Risk and Resilience along Houston's Ship Channel: Uncovering Links between Vital Social, Environmental and Physical Systems
Exploring coupled engineering and societal implications of hazard risks in coastal communities
Jamie Padgett, Rice University, Department of Civil and Environmental Engineering
Philip Bedient, Rice University, Department of Civil and Environmental Engineering
James Elliott, Rice University, Department of Sociology
Regina Buono, Rice University, Baker Institute, Fellow in Energy and Environmental Regulatory Affairs
|Figure 1. Linkages between four disciplines represented in the project
The objective of this project is to explore coupled engineering and societal implications of hazard risks in coastal communities that house not only people but also industrial and energy infrastructure of national importance. Specifically we will seek to develop integrated models of built-human-natural systems using the Houston Ship Channel (HSC) region as a case study.
This project aims to advance understanding of the factors and conditions that affect storm surge risks (both current and projected in the future) including energy/industrial infrastructure and community impacts. Furthermore, this project will also shed new light on viable combinations of structural, natural, and policy-based solutions that improve storm surge resiliency, offering an interdisciplinary analysis framework (Figure 1) that can be applied to other parts of the Gulf Coast and the nation.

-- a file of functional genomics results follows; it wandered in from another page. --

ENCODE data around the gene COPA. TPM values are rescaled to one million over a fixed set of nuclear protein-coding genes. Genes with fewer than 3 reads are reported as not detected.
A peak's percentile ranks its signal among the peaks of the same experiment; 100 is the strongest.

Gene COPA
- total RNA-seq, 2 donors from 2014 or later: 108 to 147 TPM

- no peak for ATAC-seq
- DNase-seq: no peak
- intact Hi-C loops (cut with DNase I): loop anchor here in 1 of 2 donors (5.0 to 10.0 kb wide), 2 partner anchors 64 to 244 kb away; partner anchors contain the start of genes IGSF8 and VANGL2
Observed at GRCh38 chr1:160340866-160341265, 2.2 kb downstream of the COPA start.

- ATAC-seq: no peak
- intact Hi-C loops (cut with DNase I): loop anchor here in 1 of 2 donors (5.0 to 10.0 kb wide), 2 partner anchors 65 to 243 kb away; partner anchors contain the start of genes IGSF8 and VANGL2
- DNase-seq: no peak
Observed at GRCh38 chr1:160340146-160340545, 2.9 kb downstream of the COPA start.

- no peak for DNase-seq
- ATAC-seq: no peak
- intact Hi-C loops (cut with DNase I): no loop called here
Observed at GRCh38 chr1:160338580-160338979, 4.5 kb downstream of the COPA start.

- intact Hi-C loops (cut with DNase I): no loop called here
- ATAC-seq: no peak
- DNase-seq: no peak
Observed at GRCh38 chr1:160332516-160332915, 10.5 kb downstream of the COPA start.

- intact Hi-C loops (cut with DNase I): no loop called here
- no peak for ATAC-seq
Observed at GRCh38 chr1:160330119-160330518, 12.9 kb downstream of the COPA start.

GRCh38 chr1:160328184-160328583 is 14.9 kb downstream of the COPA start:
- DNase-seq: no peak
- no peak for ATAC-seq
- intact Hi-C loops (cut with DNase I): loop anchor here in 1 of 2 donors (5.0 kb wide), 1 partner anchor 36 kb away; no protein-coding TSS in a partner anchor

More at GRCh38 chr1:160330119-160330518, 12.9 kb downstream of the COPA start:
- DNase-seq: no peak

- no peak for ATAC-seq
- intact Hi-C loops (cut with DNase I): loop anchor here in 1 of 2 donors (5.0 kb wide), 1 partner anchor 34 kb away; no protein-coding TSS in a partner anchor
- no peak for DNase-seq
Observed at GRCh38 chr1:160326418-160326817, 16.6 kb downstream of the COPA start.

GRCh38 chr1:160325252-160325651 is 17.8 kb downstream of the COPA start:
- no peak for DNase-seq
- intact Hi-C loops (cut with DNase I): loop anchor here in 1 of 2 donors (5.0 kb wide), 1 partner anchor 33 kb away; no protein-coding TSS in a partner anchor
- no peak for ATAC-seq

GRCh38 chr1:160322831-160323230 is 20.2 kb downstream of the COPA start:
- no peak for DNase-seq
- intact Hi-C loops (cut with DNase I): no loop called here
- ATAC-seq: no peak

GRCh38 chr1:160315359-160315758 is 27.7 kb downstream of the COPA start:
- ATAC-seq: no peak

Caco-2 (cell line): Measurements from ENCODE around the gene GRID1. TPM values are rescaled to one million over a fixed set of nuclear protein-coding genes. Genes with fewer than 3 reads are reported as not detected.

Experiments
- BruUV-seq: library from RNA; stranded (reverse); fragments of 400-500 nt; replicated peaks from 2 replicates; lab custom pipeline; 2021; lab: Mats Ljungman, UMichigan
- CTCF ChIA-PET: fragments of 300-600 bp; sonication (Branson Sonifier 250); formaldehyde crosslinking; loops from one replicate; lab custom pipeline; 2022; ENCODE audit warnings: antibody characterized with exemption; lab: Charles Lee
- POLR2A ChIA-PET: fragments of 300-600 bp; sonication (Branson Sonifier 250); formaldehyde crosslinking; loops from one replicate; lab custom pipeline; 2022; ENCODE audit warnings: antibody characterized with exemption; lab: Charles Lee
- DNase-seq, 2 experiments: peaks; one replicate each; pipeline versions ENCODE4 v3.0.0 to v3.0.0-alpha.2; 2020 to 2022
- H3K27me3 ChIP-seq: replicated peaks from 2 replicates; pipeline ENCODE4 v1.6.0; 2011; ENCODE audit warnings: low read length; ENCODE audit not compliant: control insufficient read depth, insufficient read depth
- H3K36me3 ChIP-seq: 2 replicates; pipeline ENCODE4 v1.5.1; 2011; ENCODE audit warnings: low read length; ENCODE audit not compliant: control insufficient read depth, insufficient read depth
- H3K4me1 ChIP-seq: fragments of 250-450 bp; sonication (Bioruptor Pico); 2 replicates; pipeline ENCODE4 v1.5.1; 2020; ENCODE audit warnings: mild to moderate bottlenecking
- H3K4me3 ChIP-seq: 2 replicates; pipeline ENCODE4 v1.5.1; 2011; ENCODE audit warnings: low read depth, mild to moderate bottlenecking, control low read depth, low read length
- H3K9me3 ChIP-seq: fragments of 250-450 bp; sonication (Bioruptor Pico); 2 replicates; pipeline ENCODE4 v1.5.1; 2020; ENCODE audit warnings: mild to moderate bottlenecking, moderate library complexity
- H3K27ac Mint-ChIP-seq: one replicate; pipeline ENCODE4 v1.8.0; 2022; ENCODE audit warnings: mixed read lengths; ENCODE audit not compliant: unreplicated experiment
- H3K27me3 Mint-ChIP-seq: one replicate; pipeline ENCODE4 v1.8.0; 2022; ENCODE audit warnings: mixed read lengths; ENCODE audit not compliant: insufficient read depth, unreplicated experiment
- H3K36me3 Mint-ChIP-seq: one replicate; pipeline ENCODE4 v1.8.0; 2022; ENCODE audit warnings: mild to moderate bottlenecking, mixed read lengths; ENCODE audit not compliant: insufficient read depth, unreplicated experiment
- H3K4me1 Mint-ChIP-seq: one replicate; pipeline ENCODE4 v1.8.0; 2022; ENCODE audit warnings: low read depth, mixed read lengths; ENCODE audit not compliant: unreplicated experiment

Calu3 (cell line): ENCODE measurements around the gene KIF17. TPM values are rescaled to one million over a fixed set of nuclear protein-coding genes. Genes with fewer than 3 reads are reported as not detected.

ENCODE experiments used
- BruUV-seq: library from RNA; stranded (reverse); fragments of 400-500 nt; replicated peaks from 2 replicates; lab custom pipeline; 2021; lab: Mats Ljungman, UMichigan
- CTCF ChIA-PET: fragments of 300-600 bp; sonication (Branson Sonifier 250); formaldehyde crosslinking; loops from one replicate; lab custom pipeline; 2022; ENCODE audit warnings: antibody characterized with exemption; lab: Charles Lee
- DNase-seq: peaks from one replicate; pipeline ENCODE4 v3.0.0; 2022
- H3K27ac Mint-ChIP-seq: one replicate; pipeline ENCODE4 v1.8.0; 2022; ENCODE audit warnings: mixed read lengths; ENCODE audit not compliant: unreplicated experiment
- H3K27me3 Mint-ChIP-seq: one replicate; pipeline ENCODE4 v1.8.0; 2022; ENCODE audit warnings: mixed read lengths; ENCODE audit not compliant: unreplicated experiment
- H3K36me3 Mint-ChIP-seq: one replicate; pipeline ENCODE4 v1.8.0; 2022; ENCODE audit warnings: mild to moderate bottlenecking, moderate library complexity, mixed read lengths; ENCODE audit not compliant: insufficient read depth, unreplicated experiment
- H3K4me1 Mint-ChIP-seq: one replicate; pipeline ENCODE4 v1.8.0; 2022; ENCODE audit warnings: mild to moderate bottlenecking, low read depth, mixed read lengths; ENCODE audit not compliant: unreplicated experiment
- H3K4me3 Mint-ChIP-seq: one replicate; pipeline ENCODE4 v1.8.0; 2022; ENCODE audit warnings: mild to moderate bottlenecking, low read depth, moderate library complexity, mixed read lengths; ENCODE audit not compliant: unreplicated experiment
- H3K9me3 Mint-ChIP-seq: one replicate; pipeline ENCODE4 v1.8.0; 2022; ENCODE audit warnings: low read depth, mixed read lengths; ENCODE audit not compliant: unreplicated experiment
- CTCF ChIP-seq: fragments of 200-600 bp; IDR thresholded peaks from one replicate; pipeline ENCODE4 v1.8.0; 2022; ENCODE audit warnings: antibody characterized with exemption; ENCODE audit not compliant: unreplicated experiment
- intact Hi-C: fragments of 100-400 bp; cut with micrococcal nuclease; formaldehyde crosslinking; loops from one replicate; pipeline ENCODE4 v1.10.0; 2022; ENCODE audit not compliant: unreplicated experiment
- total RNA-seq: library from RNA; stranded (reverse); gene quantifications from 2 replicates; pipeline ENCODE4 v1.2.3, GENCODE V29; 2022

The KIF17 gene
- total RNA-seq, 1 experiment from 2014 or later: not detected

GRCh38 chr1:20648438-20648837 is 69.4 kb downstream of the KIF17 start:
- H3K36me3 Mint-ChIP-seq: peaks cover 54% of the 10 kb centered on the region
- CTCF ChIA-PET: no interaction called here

As a part of this exploration we will develop new models of the storm integrity of key energy/industrial infrastructures, such as tank farms, while evaluating the effectiveness of targeted alternative risk mitigation strategies for the critical energy infrastructure and industrial regions of Houston. Furthermore, we seek to examine issues of urban-environmental change related to the pursuit of surge resilience, such as the social inequalities revealed and exacerbated by natural hazards, societal implications of hazardous material spills during these events, and community perception and engagement in identifying risk mitigation strategies.
The regulatory policy context of the region will also be studied with respect to the laws and regulations that are perceived to increase or decrease risk, while also deepening understanding of how institutional and legal factors are impacting the lives of local residents.
Shell Center for Sustainability
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